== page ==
A great big thank you to Tom for his long hual bee trucking to GA! Hope he gets a good nights sleep tonight! My installation was certainly not textbook, but a step or two above the 3 Stooges! I am banking on what Ken said about bees being very resilient! Did anyone else push the cork into the queen cage besides me?!? I am hoping the worker bees can get her out and/or that I have not damaged her....if she appears OK tomorrow I think I am going to have to manually release her from the cage..wish me luck!
~Jen Cushman

Hello Fellow Beekeepers,

Big thank you to Tom for journeying down to Georgia and bringing back all those packages of bees for those us who ordered bees from him! Great job!

It was a very exciting day - now that I've successfully installed my first package of bees into my first hive, I feel like I'm now an Official Beekeeper.
Everything went pretty smoothly, despite my nervousness. The knowledge that there were 10,000 bees in that box (Tom had told me this when I picked up my bees from him), was at the forefront of my mind the whole time.
I too had a little trouble getting the cork out of the Queens's cage and I ended up (very, very carefully!) using a small nail to "scoop" out pieces of the cork until all that was left was the candy plug. Into this candy plug I (once again, very carefully!) put a hole through to the Queen's side of the cage. Then I hung the cage between two frames, just like I'd seen in the last 10 or more YouTube videos that I've been watching for the past few days.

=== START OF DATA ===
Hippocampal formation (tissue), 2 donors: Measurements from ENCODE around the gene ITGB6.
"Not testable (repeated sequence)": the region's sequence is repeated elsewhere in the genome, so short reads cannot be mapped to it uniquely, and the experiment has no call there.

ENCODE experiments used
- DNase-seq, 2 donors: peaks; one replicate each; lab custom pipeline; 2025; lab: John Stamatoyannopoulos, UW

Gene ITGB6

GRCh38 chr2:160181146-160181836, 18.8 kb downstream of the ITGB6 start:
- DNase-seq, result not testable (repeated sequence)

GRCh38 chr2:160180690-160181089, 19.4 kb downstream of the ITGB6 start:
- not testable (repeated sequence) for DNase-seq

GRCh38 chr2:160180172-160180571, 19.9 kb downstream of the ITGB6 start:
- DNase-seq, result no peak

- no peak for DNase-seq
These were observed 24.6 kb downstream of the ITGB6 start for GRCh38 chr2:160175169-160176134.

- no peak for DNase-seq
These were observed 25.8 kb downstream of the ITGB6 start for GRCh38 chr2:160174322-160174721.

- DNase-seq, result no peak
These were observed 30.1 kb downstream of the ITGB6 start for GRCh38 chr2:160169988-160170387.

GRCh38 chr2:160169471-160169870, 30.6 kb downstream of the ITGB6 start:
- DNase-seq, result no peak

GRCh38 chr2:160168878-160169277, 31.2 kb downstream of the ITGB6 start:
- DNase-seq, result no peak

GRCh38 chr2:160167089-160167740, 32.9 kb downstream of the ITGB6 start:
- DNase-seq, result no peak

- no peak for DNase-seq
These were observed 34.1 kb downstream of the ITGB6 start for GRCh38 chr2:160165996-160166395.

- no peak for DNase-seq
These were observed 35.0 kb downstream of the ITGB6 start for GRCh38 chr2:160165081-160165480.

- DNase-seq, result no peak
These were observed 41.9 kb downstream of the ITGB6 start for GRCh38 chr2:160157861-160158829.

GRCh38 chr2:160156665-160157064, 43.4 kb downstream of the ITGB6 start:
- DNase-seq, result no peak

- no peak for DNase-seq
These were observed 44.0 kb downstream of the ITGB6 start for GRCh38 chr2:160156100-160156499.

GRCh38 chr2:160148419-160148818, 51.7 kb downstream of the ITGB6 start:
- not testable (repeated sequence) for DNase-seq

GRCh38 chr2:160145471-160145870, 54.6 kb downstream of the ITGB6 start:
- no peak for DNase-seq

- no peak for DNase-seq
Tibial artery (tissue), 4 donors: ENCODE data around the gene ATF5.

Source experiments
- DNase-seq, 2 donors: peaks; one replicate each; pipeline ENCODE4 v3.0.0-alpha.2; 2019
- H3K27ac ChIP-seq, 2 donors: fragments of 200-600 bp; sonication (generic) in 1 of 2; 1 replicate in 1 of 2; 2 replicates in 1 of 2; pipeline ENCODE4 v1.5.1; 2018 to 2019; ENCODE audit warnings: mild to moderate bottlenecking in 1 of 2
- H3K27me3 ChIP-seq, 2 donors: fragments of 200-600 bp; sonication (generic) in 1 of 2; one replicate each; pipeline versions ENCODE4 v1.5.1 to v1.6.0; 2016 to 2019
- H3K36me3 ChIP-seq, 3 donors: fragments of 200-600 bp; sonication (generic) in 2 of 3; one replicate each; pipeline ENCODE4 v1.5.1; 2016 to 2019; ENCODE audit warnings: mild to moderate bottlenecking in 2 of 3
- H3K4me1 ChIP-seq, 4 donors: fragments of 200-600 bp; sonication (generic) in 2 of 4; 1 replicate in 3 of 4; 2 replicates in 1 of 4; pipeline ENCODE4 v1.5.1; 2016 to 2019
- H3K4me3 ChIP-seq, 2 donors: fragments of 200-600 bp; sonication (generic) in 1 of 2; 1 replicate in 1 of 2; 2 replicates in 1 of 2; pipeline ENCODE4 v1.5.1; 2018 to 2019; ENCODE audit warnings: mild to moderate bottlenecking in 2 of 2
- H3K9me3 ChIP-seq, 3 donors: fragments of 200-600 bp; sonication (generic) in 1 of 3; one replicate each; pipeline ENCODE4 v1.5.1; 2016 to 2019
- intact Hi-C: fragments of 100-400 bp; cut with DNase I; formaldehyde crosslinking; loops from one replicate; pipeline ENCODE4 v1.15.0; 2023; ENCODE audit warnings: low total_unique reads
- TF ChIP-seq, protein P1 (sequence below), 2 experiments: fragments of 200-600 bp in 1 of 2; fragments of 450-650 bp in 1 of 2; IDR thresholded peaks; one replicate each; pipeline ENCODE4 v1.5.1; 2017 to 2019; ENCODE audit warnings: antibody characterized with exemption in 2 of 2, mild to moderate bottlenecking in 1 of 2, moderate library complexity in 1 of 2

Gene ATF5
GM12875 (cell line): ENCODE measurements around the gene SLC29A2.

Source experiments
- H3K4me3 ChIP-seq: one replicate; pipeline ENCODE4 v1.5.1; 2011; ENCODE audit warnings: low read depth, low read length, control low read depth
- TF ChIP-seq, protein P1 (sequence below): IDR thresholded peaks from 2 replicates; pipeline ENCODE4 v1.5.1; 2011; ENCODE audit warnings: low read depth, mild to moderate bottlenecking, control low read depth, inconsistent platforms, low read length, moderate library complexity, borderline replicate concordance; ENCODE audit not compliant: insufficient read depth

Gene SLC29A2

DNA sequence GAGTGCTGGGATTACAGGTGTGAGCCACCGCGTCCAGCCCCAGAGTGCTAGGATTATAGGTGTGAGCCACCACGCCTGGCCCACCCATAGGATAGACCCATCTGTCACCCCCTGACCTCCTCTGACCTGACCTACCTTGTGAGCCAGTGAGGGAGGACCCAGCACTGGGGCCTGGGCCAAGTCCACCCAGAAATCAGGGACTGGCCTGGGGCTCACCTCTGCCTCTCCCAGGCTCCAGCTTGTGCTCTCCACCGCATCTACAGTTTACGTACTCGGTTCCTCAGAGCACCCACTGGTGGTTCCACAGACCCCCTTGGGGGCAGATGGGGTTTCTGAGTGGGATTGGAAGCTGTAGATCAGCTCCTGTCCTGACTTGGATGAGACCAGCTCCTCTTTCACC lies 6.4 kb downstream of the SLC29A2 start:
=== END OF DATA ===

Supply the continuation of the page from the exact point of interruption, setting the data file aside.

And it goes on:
The "Big Moment", that moment when things get REAL and there you are; a box full of 10,000 bees, open and buzzing like mad, arrived and I smoked them once more, took a deep breath and dumped them into the hive! What an exhilarating experience! I couldn't believe I'd actually done it!

There were some stragglers left in the bee-box so, after I fed my bees and put the tops back on, I placed the almost-empty bee-box near the opening of the hive in the hope that they'd find their way into the hive on their own, perhaps being drawn in by the scent of syrup or of the Queen inside.

My daughter videotaped the whole thing. I wanted to have something to remember this special day.

On the way home, we spotted a large black bear roaming around the neighborhood - how funny to have just installed bees and then right after see a bear not 1 mile away. This reminded me that I now have to get going on figuring out how to install a solar-powered electric fence around my hive.

Hope everyone who installed bees for the first time today had a good experience too!

~Laura Martin